John Waite is ‘Missing You,’ East Coast

John Waite
John Waite


While Jan. 26th will mark the first time singer-songwriter John Waite will take the stage at the Narrows Center for the Arts in Fall River, Massachusetts, it’s certainly not his first show in the area.

Considering the fact that he used to live in New York, and knows many people from Massachusetts and Rhode Island, he said Fall River feels just like home.

“It’s stunning, especially this time of year,” said Waite, who was born in Lancaster, England. “I’m used to the East Coast weather and I like the seasons. It’s just great to be out there. We can’t wait to get back East. I’m sure it’s going to be a pretty good show because we love to play.”

The evening will feature two opening acts, including Burlington, Vermont, singer-songwriter Justin Levinson, as well as former Somerset, Mass., resident Shaun Hague, who was a member of Waite’s touring band last year.

“We love him,” Waite said of Hague. “He looks like ‘House,’ so that’s what we used to call him and introduce him as on stage. He’s really great and we’ll be pleased to see him.”

Waite, a guitarist, will have a full electric band with him. They’ll be performing fan favorites from throughout his career, including songs from his days as lead vocalist for The Babys, such as “Isn’t It Time,” as well as “When I See You Smile,” an anthem he released with the rock band Bad English.

Of course, he’ll play songs from his solo career that produced numerous Billboard Top 40 hits, such as the #1 smash hit “Missing You.”

“It will be colorful because there’s a huge amount of songs to choose from,” Waite said. “We keep it interesting and we start each show off differently. If we got into playing the same set every night, everybody would just stay home. I can’t be part of that. It’s just not what I do. I try to keep it as fluid as I can.”

As he said, every show is unique, as is every audience. He believes an audience has a big impact on how a band performs a particular song or even a whole set.

“Sometimes the audience is pretty vocal and sometimes they just watch. It’s my job to sort of bring it,” said Waite. “I don’t really have any rules about it – you just step into it and go. If the vibe is in the air, everything just explodes. It’s music; it’s the best thing in the world.”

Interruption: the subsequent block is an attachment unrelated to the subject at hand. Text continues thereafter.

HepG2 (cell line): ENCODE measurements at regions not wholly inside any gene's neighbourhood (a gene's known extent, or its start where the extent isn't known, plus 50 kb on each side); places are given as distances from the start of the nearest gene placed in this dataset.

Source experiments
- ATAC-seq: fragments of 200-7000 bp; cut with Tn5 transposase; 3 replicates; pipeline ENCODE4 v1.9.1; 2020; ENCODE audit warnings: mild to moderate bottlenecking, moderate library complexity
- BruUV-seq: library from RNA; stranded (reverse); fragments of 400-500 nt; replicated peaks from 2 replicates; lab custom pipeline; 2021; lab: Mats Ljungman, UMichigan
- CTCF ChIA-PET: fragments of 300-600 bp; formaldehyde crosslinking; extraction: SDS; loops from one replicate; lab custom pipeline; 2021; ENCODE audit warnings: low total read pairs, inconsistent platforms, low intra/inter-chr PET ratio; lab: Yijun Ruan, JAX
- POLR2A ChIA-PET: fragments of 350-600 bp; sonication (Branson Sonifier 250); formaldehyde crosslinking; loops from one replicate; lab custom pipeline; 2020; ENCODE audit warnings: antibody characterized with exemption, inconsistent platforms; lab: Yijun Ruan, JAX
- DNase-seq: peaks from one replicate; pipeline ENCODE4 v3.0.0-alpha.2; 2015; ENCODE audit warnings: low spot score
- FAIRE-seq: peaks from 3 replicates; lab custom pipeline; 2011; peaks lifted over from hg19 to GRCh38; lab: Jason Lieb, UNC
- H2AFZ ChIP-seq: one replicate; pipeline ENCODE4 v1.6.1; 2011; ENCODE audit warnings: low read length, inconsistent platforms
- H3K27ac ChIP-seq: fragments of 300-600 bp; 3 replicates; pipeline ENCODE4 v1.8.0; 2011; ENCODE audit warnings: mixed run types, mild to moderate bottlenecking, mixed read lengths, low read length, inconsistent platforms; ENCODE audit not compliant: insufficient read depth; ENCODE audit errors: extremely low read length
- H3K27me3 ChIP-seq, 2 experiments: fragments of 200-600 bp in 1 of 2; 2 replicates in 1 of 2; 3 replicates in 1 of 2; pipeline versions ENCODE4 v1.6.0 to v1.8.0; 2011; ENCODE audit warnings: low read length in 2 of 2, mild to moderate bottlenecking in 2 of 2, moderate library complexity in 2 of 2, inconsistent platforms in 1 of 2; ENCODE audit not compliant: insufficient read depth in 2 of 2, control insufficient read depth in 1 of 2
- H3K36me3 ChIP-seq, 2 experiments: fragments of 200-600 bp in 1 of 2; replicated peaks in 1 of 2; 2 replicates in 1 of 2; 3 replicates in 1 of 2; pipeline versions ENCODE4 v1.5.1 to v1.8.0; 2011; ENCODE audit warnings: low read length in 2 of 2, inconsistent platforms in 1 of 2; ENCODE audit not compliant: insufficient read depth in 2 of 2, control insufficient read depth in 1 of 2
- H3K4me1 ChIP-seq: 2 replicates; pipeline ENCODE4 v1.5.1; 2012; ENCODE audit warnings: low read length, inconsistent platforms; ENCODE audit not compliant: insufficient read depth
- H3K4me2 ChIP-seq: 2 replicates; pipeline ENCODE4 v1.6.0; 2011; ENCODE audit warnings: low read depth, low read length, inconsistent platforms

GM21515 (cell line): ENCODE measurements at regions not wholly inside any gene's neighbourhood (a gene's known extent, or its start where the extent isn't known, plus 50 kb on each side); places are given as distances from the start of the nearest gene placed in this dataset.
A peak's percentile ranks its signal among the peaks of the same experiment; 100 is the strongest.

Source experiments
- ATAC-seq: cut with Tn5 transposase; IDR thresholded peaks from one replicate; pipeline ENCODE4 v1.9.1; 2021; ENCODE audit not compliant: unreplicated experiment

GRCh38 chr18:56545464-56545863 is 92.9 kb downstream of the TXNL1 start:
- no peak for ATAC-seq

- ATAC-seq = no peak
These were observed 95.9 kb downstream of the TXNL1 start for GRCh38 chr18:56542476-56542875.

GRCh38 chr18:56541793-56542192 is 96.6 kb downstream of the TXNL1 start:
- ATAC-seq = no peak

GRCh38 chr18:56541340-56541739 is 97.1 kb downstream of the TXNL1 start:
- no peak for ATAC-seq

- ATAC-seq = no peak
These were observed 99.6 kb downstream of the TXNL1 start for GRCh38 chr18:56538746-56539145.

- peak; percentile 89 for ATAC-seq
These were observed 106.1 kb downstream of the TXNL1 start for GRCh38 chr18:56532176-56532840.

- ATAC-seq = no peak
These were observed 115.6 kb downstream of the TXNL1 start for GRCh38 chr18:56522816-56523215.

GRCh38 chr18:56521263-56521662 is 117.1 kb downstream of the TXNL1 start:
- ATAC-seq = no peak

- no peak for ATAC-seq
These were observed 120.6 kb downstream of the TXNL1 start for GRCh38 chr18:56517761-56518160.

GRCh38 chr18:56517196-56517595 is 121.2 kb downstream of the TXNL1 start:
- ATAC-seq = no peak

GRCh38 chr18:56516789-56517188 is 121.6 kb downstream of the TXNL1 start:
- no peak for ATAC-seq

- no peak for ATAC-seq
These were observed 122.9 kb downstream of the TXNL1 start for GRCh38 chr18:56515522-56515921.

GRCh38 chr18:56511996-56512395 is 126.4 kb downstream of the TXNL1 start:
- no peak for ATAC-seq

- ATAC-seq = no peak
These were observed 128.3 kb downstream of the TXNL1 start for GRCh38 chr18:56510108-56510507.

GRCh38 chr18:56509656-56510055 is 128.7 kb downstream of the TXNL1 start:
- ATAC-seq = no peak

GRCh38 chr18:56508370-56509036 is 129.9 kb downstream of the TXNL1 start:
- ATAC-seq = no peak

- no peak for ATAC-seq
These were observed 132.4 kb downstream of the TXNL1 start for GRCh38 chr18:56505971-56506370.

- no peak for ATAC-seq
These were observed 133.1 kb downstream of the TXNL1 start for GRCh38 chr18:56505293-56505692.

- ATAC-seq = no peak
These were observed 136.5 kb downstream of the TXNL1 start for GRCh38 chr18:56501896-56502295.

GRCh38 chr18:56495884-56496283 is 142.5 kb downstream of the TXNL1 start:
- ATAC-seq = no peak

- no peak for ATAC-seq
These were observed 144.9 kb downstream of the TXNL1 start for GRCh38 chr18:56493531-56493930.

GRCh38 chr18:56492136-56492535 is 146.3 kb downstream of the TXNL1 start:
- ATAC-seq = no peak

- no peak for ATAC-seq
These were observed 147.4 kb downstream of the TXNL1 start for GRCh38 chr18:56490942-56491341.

Aside from his show at the Narrows, Waite is set to gig at a handful of other venues in New England. In February, he plans to record tracks at an unplugged show in New York for a live album, which he expects to release in the spring. The album will also feature songs he recorded during a Philadelphia performance in November.

He anticipates he’ll be on a world tour shortly afterwards, leaving little time for writing and recording new material. Still, he’d like to go into the studio this month to tinker around.

His last studio album, “Rough & Tumble,” was released in 2011, and contained some of his most personal songs.

“I had a rough couple of years going in to that record, and came out with a lot of interesting lyrics,” Waite said.

He described it as a “funny” album, as he planned to release it as a five track EP, but his former management wanted more songs.

“It was really frustrating because to me, it was complete, so I was completely stumped,” he said. “I didn’t know what to do.”

That’s when Waite hooked up with Matchbox 20 guitarist, Kyle Cook, in Nashville. The two collaborated and made music Waite said is some of his best.

“It was like a career record for me,” he said. “I have no idea how it worked, but it all worked. We completed about seven songs in four days. At the end of the day I was pretty beat, but it’s a great little record. I was very happy with it and it got a lot of airplay.”

He also said working with Cook was “great fun.”

“We got on very well and wrote songs at a very fast speed,” Waite said. “He was always game to jump in and try anything new. He’s a great guitar player and he’s very intelligent.”

When recording the track, “The Evil,” Waite said he made up lyrics on the spot. The demo is on the album as a master track.

But Waite is known for not liking overly produced music. Rather, he enjoys imperfections.

“It’s the honesty of it,” he said. “When you’re in the studio doing a vocal, the first is always the best. You’re bobbing and weaving and you’re in that place. You’re just being yourself completely. You can’t be out of tune and you can’t be going down the road – you have to know where you are, but mistakes make it more human.”

Like his music, Waite appreciates life and all the imperfections and magical moments that go along with it.

“I’m lucky to have the life I have,” he said. “And I love making music. I’m so knocked out by it. It’s a beautiful thing.”

Tickets to Waite’s show can be purchased online at or by calling the box office at 508-324-1926. Tickets can also be purchased in person at the box office. Hours are Wednesday through Saturday, noon to 5 p.m. Our publisher, JKB Booking, is presenting the show. They can be found on Facebook at

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